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The Prefab People


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Product Details

  • Actors: Judit Pogány, Róbert Koltai, Kyri Ambrus, Jánosné Bráda, János Fábián
  • Directors: Béla Tarr
  • Writers: Béla Tarr
  • Format: Multiple Formats, Black & White, NTSC, Subtitled
  • Language: Hungarian
  • Subtitles: English
  • Region: Region 1 (U.S. and Canada only. Read more about DVD formats.)
  • Aspect Ratio: 1.33:1
  • Number of discs: 1
  • Rated: NR (Not Rated)
  • Studio: Facets
  • DVD Release Date: June 28, 2005
  • Run Time: 102 minutes
  • Average Customer Review: 4.8 out of 5 stars  See all reviews (4 customer reviews)
  • ASIN: B0009HLBY8
  • Amazon Best Sellers Rank: #282,742 in Movies & TV (See Top 100 in Movies & TV)
  • Learn more about "The Prefab People" on IMDb

Special Features

  • A Cine-Notes booklet w/an essay on Tarr's career and a statement by Bela Tarr

Editorial Reviews

Shot in a gritty, documentary style, this is a relentlessly realistic portrait of a young working-class couple who suffer the everyday stresses of marriage. The film opens with a huge fight between husband and wife, and then examines what brought the couple to this moment. Tarr captures the minute details of daily life, which add up to an empty, lonely, and frustrating existence. As profound as it is disturbing.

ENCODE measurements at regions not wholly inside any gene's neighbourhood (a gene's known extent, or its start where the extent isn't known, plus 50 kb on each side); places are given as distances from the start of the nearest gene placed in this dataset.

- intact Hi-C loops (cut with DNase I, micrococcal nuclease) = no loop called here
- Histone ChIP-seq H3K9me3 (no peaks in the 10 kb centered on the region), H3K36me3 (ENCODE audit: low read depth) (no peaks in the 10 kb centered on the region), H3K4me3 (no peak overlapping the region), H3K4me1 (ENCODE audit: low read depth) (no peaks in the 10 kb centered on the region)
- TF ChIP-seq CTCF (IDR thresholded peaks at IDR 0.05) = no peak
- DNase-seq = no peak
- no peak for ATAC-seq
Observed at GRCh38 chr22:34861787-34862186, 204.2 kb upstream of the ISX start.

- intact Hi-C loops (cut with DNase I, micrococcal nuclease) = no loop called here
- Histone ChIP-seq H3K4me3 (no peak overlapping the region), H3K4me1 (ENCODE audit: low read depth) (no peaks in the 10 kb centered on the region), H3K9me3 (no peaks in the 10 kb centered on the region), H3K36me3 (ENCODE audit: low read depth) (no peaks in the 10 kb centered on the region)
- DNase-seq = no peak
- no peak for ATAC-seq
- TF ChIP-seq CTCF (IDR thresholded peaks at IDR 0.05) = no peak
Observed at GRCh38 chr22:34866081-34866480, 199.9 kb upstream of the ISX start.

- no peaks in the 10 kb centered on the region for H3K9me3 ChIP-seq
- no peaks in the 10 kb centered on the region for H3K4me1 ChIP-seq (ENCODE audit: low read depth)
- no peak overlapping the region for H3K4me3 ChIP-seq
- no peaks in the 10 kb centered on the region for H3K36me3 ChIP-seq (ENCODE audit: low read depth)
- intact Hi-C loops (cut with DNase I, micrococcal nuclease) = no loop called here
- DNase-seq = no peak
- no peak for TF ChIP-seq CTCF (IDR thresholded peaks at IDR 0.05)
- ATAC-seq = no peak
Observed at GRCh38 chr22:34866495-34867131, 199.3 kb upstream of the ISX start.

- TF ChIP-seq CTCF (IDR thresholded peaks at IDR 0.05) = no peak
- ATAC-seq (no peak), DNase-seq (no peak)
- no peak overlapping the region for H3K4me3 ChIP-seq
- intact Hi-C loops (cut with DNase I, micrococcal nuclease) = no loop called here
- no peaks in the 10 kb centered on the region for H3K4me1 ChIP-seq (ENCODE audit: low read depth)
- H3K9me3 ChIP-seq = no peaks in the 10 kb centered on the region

Customer Reviews

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Most Helpful Customer Reviews

8 of 8 people found the following review helpful By Eileen Corder on August 4, 2008
Format: DVD
Shot in glorious black and white, this little gem of a film is definitely on a par with Tarr's later work. Caught in a town filled with smokestacks and a maze of project-like housing, the dysfunctional marriage of a young working class couple becomes a metaphor for the problems of modern (1982) Hungarian society and the consumerist world in general. Weaving the sights and sounds of families, beer halls, beauty shops and routine, The Prefab People reveals an earlier Tarr: simple, short and to the point with Herzog/documentary-type images, including a man who plays his lips as if they were a clarinet.

Superb performances by real-life partners, Judit Pogany and Robert Koltai, trick one into feeling like a voyeur. In public and in private, they deal with the stark reality of their seemingly dead end existence. Fights and disappointments, loneliness and a shallow thinness of life fill the screen in painfully long close-ups. A good amount of (mostly live) music adds to the mix. The closing image, the one you see on the cover with the couple riding in the back of a pickup with their newly purchased Minimat 65 washer, glues the episodes of break-up back together with what money can buy. Tarr uses the film's 75 minutes to construct a single movement that revolves on and on, ending at the beginning, churning up the clothes of life in a futile attempt to once and for all get out the dirt... or have we simply arrived in hell for good?